Tuesday, April 20, 2010

A bit of wisdom from that well-known philosopher/guru, Jackie 'Socrates' Robinson.

A life is not important except in the impact it has on other lives.
Jackie Robinson

THIS PAST WEEK, amid baseball's annual, self-congratulatory celebration of "Better Late Than Never" day, I must have heard that quote invoked (sometimes in slightly different form) during a dozen broadcasts. I suppose we could debate the precise intended meaning of the word important, but to me, regardless, it's another one of those "inspirational" totems that breaks down under scrutiny. After all, if my life is only important for the impact it has on you, and your life is only important for the impact you have on old Miria
m there, and old Miriam's life is only important... See the problem? Doesn't anybody's life have an inherent value that makes it worth living for its own sake? And if not...what's the point of any life? Or even life itself?

I bring these things up not bec
ause I oppose goodness and philanthropy; regular readers know better than that. I bring these things up because I oppose pretentious, simple-minded gurudom: the kind of gurudom that sounds so sweet-natured and high-minded but reduces all of life's complexities to bumper stickers, and whose ultimate effect, whether intended or not, is to obliterate genuine critical thinking. In more mercenary settings (like, say, self-help seminars) the purpose of such sloganeering is to lull attendees into a narcotic state of overblown idealism and/or expectation where they're progressively more susceptible to the leader's spiel...where they come to believe that anything really is possible for them as long as they just keep buying what the guru's selling...where they're willing to brush logic aside while reaching for their checkbooks because, dammit, the whole thing just sounds so right....

Another example: I've heard Dr. Laura moralize about how a parent's primary job on earth is to raise his or her children. This implies that the children's job is to grow up and become p
arents so that they can then raise their kids. And on and on it goes.*

Platitudes of this stripe remind me of a game of musical chairs that never ends. The Robinson quote in particular is a bit like saying that the only point to being in possession of a delic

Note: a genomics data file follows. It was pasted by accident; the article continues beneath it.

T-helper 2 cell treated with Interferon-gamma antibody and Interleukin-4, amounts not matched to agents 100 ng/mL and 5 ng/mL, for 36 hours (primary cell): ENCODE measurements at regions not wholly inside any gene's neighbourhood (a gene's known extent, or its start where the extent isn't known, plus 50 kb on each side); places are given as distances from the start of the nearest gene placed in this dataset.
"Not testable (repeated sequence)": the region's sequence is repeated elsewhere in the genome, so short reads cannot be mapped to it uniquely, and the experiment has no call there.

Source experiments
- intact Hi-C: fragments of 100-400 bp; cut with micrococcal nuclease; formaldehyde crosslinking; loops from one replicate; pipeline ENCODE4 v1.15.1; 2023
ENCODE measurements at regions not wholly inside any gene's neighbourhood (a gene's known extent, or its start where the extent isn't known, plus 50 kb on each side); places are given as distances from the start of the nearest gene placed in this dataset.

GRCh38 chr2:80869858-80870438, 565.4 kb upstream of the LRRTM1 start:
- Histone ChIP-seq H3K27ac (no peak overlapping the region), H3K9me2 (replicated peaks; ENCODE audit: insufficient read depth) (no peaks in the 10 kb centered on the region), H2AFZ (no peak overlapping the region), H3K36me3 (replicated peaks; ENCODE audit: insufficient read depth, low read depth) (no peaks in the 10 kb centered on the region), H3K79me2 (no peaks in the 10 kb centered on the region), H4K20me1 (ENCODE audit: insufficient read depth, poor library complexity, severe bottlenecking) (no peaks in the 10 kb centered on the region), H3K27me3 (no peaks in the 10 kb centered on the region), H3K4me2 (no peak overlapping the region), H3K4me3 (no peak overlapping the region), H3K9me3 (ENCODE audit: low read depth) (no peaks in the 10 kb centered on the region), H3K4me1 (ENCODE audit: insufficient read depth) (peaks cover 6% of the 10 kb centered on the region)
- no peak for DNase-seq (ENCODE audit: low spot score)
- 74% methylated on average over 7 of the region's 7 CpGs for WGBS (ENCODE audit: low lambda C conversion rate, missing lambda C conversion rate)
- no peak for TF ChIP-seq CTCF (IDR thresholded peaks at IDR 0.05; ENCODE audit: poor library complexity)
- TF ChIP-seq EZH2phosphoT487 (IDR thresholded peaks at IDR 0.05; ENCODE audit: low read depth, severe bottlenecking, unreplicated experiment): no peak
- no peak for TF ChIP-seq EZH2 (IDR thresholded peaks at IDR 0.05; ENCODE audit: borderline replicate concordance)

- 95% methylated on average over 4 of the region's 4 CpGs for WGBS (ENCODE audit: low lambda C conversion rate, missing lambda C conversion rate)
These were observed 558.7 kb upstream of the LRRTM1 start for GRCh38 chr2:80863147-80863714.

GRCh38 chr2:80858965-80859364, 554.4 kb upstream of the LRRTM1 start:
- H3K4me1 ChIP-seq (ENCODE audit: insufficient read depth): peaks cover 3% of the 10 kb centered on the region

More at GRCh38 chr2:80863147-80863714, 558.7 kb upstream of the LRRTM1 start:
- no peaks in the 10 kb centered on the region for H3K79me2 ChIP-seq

ious, juicy hamburger is to give it to someone else. This means that the someone else must also give it to someone else. Doesn't anybody actually get to eat the freakin' burger before it gets cold?

I'd have no problem here if the quotes said something like, "Try to have a positive impact on others along the way" or "Don't think only of yourself; spread the wealth." But see, quotes like that don't resonate. They lack the power, the philosophical sweep, to find and inspire a large audience. We want to admire, to follow, people who say (seemingly) transcendent things. So we have to puff up our quotes with extravagant, noble-sounding b.s. At which point those quotes cease to mean anything whatsoever.

This explains why, in the land of SHAM (and the myriad cultural institutions influenced by its ideas),
the course teaches not how to be more successful, but how to become a multimillionaire; and the book talks not about how to search for a good mate, but how to get any woman you desire; and the speaker at the school assembly lectures kids not about how to put their priorities in order, but how they can all be president of the United States if they want! Blah, blah, blah...

Incidentally, apropos of scholastic assemblies and the like, try this cartoon strip. Priceless.
S

* I have a feeling that somebody's going to nitpick me here and say, "Well, not all kids will grow up to become parents. So maybe she's only talking about the people who decide to have kids
that their primary job is to raise their kids." Well, so what? I still think my point applies.

1 comment:

nightman1 said...

My goodness, your blog is like mine would be if I could ever resist being tendentious and / or confrontational! No wonder you seem to have many more readers than I do!

I particularly like THIS:

"I'd have no problem here if the quotes said something like, "Try to have a positive impact on others along the way" or "Don't think only of yourself; spread the wealth." But see, quotes like that don't resonate. They lack the power, the philosophical sweep, to find and inspire a large audience. We want to admire, to follow, people who say (seemingly) transcendent things. So we have to puff up our quotes with extravagant, noble-sounding b.s. At which point those quotes cease to mean anything whatsoever."

All I can possibly add to this is that in a culture whose official attitude toward all areas of effort is unstinting hyper-optimism, clearly everyone can reasonably expect to do well in any department of life, and hence if you're striking out in one of those departments you must be screwing up. No bad-luck excuses please!

The conclusion that it's all your fault naturally produces a strong need for quick, fast answers to use in fixing whatever you are clearly doing wrong (lest you feel chronic shame before all your more successful friends and relatives).

Folks who are articulate, who don't mind misrepresenting stuff, and who really like easy money are happy to step in and provide the quick, fast answers you need--for a price.

Cordially,
nightman1.wordpress.com